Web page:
Furthermore, according to this study, TLR9 (which senses bacterial DNA), is significantly upregulated by 2.37 fold in Alopecia Areata PBMCs (peripheral blood mononuclear cells).

Notably, TLR9 was most significantly upregulated in patients with active AA, as shown by a positive hair pull test, compared to stable AA patients. In hair follicle bulbs from AA patients, IFNG and TLR7 exhibited statistically significant 3.85 and 2.70 fold increases in mRNA, respectively. Immunohistology revealed TLR7 present in lesional follicles, while TLR9 positive cells were primarily observed peri-bulbar to AA affected hair follicles. The increased expression of TLR7 and TLR9 suggest components of the innate immune system may be active in AA pathogenesis.


Although I can’t find much on the other TLR proteins in hair loss, I’m sure their are involved if there is also SIBO present.

Endotoxins, produced by gram negative bacteria (especially the Enterobacteriaceae family) are highly inflammatory, and are involved in many degenerative diseases, so I can’t see why they are not involved in hair loss as well. A few good TLR2 and TLR4 antagonists include: white willow bark, uva ursi, Ceylon cinnamon, sweet chestnut leaf extract, etc.

The gut-micronutrient-hair loss connection

Gut inflammation causes destruction of the part of the gut (e.g. villi) that are necessary for the absorption of nutrients, such as vitamins and minerals. This can lead to a reduction in the absorption of highly beneficial micronutrients, such as magnesium, zinc, selenium, iron, B-vitamin, etc.

Furthermore, enhanced absorption of endotoxins and exaggerated gut inflammation significantly increases the risk of developing liver conditions (e.g. NADLF, NASH, cirrhosis) (R) as well as kidney dysfunction (R, R). This disrupts normal hormone activation, micronutrient metabolism, glycogen storage, toxin deactivation and detoxification, etc.

Reduced organ function can also contribute to micronutrient wasting.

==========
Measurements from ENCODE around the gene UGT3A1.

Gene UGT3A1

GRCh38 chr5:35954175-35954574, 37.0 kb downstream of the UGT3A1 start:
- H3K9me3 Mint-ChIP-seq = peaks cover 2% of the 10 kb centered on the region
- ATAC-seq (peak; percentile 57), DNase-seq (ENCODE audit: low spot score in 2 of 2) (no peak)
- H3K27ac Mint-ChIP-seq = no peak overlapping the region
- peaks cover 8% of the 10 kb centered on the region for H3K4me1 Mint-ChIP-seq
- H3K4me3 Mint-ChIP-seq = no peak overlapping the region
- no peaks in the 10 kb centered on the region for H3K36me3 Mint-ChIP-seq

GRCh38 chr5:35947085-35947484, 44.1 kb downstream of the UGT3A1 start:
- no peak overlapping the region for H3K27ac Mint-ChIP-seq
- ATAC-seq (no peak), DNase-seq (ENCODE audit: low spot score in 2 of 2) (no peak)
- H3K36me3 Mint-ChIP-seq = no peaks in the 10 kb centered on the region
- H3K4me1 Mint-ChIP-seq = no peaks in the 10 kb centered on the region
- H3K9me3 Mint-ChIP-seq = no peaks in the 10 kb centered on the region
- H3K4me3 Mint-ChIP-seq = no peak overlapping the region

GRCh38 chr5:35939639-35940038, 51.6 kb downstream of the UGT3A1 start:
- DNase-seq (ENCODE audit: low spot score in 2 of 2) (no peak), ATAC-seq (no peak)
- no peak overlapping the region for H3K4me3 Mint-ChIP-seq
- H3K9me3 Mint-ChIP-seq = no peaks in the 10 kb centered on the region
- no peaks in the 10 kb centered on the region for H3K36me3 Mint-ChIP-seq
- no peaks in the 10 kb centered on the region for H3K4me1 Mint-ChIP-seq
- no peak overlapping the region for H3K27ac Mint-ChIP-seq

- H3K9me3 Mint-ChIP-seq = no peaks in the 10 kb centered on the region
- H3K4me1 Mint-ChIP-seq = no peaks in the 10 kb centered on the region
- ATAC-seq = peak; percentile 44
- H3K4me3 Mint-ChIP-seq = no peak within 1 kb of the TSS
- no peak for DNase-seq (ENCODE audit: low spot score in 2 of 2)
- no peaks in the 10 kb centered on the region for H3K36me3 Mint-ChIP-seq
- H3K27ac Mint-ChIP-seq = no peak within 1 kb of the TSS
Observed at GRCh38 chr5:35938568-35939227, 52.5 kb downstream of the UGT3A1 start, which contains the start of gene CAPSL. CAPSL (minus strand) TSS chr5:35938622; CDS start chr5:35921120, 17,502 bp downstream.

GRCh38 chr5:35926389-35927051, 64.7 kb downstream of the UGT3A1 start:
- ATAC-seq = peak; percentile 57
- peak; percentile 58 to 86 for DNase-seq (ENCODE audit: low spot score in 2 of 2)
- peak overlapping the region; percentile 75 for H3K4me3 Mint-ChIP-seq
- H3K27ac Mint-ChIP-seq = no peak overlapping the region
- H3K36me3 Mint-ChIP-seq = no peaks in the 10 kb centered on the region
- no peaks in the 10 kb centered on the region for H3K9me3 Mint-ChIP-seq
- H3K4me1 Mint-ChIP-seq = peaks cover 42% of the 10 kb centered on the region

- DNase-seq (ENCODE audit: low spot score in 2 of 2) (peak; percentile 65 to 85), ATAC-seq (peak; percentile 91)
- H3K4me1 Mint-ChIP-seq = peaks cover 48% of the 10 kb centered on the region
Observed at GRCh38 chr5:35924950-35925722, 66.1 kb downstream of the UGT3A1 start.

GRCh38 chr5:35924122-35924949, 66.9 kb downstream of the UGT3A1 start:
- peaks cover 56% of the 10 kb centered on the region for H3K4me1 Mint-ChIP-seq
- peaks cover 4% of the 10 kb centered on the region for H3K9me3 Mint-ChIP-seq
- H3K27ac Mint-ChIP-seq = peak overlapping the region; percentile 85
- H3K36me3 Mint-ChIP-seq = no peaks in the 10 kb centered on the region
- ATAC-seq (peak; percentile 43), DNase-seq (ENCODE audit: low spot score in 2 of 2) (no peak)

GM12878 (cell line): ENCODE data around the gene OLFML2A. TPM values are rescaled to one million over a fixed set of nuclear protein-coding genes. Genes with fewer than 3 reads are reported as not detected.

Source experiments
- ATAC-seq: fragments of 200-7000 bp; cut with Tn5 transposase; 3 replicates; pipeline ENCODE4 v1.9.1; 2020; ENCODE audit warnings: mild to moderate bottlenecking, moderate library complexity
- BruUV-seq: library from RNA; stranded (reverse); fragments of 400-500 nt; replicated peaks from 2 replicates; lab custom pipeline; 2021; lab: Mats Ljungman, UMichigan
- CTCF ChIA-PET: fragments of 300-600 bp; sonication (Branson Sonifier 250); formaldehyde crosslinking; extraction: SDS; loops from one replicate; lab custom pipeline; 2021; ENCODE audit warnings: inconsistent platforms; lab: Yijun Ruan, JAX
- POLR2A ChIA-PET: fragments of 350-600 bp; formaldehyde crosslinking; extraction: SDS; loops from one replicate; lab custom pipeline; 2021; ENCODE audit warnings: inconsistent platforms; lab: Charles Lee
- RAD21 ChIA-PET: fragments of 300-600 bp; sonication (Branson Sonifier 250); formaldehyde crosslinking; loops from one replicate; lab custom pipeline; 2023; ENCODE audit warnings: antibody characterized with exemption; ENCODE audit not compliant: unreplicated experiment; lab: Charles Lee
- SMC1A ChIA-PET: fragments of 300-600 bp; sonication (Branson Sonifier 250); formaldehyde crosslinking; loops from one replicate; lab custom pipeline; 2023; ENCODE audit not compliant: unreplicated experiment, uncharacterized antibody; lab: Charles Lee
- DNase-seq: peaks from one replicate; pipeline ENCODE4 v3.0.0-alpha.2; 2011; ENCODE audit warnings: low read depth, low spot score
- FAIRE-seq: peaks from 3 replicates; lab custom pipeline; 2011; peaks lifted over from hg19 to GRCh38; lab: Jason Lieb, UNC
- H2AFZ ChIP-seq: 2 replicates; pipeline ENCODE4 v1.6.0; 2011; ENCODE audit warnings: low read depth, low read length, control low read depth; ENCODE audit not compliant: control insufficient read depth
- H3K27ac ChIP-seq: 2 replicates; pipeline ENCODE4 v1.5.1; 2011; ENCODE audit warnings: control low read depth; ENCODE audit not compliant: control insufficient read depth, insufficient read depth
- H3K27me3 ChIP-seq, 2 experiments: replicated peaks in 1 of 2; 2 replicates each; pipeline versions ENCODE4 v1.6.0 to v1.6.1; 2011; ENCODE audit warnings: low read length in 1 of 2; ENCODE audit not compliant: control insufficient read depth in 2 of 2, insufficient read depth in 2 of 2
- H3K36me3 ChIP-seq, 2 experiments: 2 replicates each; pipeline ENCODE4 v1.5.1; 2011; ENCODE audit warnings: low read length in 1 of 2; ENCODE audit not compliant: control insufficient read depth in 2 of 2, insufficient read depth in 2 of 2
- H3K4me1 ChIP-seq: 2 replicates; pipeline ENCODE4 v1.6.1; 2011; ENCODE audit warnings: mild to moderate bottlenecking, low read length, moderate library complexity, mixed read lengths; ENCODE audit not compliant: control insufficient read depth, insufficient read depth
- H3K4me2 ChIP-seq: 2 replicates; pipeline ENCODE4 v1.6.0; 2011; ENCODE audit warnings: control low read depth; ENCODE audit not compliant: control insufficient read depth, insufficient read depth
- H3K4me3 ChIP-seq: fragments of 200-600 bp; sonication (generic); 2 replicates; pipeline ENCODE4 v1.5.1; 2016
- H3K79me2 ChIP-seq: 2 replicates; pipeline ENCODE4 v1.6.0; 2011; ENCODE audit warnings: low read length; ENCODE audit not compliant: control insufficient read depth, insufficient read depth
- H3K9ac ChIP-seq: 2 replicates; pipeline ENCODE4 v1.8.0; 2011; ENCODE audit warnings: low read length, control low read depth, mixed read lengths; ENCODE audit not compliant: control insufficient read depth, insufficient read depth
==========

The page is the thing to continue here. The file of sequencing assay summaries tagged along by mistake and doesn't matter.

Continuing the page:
Micronutrient deficiencies by itself can contribute to impaired gut barrier integrity, suboptimal immunity, exaggerated inflammation, thyroid dysfunction, hormonal imbalances, hair loss, etc.

Furthermore, the inability to detox toxins can also contribute to hair loss. This study in 30 patients with Alopecia areata found that serum zinc and manganese levels were significantly lower and serum cadmium, iron, magnesium, lead, cobalt, and copper levels were significantly higher in the patient group compared to that of the control group (zinc, for example, is needed for the detoxification of heavy metals) (R). Heavy metals such as mercury, cadmium, and lead have been shown to trigger the induction of autoimmunity and to be associated with autoimmune disorders.


Even if the gut is not the major contributor to your hair loss, it’s most likely still involved. So optimizing gut health on your journey to regrowth is a good idea. The more areas you can cover to restore health, the better.

A few major things that can negatively influence the gut include:

  • Lack of sunlight
    • Lack of sunlight can negatively affect the microbiome of your gut, skin and hair. If your hair is rarely exposed to sunlight, but frequently to shower water, cosmetics (shampoo, hair styling gels, etc.), moldy indoor air, dust mites, etc., your scalp microbiome will be negatively modulated and you can start getting scalp inflammation.
  • Stress
  • Drug use (a recent study showed that 24% of non-anti-biotic drugs have anti-microbial properties. This includes anti-depressants (SSRIs, SNRI, atypical anti-depressants, etc.), PPIs, fibrates, statins, etc.)
  • Slow transit time
    • This could be due to eating too much fiber, having gut inflammation, not moving enough, eating the wrong kinds of foods, stress or other bad emotions, etc.
  • Having micronutrient deficiencies

If you’re interested in improving gut health through non-diet related tactics, check out this article.

In summary, the gut can be a major source of inflammation and can also mess with the absorption, storage, turnover and excretion of valuable vitamins and minerals that you may need for optimal health.

Download this PDF that will show you 5 major things you can do to stop further hair loss and promote hair regrowth